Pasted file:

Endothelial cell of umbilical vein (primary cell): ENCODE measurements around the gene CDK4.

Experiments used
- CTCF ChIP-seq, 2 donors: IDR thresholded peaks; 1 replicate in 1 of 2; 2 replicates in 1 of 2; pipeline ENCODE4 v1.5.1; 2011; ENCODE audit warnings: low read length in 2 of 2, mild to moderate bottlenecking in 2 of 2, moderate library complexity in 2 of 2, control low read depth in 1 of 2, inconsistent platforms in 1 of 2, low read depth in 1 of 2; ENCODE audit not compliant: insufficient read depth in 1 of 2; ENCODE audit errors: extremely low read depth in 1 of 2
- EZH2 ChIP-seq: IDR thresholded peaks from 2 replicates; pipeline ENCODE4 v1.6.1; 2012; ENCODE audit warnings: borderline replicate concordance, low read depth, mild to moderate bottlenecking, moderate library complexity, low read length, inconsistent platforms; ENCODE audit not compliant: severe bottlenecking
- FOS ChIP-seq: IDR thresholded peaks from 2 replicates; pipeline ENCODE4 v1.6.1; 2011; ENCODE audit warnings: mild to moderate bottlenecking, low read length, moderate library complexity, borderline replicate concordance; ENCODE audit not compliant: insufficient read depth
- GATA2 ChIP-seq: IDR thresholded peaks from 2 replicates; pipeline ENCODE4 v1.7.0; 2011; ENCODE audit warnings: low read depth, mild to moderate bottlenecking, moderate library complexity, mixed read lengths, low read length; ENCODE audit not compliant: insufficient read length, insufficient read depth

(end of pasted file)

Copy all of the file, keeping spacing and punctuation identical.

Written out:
Endothelial cell of umbilical vein (primary cell): ENCODE measurements around the gene CDK4.

Experiments used
- CTCF ChIP-seq, 2 donors: IDR thresholded peaks; 1 replicate in 1 of 2; 2 replicates in 1 of 2; pipeline ENCODE4 v1.5.1; 2011; ENCODE audit warnings: low read length in 2 of 2, mild to moderate bottlenecking in 2 of 2, moderate library complexity in 2 of 2, control low read depth in 1 of 2, inconsistent platforms in 1 of 2, low read depth in 1 of 2; ENCODE audit not compliant: insufficient read depth in 1 of 2; ENCODE audit errors: extremely low read depth in 1 of 2
- EZH2 ChIP-seq: IDR thresholded peaks from 2 replicates; pipeline ENCODE4 v1.6.1; 2012; ENCODE audit warnings: borderline replicate concordance, low read depth, mild to moderate bottlenecking, moderate library complexity, low read length, inconsistent platforms; ENCODE audit not compliant: severe bottlenecking
- FOS ChIP-seq: IDR thresholded peaks from 2 replicates; pipeline ENCODE4 v1.6.1; 2011; ENCODE audit warnings: mild to moderate bottlenecking, low read length, moderate library complexity, borderline replicate concordance; ENCODE audit not compliant: insufficient read depth
- GATA2 ChIP-seq: IDR thresholded peaks from 2 replicates; pipeline ENCODE4 v1.7.0; 2011; ENCODE audit warnings: low read depth, mild to moderate bottlenecking, moderate library complexity, mixed read lengths, low read length; ENCODE audit not compliant: insufficient read length, insufficient read depth